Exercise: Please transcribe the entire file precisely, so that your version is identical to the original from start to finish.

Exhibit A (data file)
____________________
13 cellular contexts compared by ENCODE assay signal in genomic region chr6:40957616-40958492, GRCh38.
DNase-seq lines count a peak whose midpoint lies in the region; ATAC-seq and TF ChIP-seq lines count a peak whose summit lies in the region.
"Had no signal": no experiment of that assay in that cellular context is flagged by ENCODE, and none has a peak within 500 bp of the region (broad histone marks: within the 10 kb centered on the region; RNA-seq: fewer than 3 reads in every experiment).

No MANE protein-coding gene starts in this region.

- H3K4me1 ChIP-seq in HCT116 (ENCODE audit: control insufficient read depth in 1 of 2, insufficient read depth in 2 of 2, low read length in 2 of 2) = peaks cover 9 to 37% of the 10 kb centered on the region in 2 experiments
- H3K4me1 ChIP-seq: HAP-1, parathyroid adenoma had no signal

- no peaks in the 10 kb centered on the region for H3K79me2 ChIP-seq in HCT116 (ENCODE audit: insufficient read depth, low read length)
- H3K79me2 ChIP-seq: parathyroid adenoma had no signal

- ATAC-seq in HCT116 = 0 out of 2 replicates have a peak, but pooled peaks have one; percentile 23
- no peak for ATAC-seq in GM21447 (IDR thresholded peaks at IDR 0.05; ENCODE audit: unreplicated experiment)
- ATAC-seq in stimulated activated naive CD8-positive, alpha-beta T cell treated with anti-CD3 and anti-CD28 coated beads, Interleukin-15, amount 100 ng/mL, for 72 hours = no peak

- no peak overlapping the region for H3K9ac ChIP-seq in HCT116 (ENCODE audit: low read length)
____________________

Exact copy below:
13 cellular contexts compared by ENCODE assay signal in genomic region chr6:40957616-40958492, GRCh38.
DNase-seq lines count a peak whose midpoint lies in the region; ATAC-seq and TF ChIP-seq lines count a peak whose summit lies in the region.
"Had no signal": no experiment of that assay in that cellular context is flagged by ENCODE, and none has a peak within 500 bp of the region (broad histone marks: within the 10 kb centered on the region; RNA-seq: fewer than 3 reads in every experiment).

No MANE protein-coding gene starts in this region.

- H3K4me1 ChIP-seq in HCT116 (ENCODE audit: control insufficient read depth in 1 of 2, insufficient read depth in 2 of 2, low read length in 2 of 2) = peaks cover 9 to 37% of the 10 kb centered on the region in 2 experiments
- H3K4me1 ChIP-seq: HAP-1, parathyroid adenoma had no signal

- no peaks in the 10 kb centered on the region for H3K79me2 ChIP-seq in HCT116 (ENCODE audit: insufficient read depth, low read length)
- H3K79me2 ChIP-seq: parathyroid adenoma had no signal

- ATAC-seq in HCT116 = 0 out of 2 replicates have a peak, but pooled peaks have one; percentile 23
- no peak for ATAC-seq in GM21447 (IDR thresholded peaks at IDR 0.05; ENCODE audit: unreplicated experiment)
- ATAC-seq in stimulated activated naive CD8-positive, alpha-beta T cell treated with anti-CD3 and anti-CD28 coated beads, Interleukin-15, amount 100 ng/mL, for 72 hours = no peak

- no peak overlapping the region for H3K9ac ChIP-seq in HCT116 (ENCODE audit: low read length)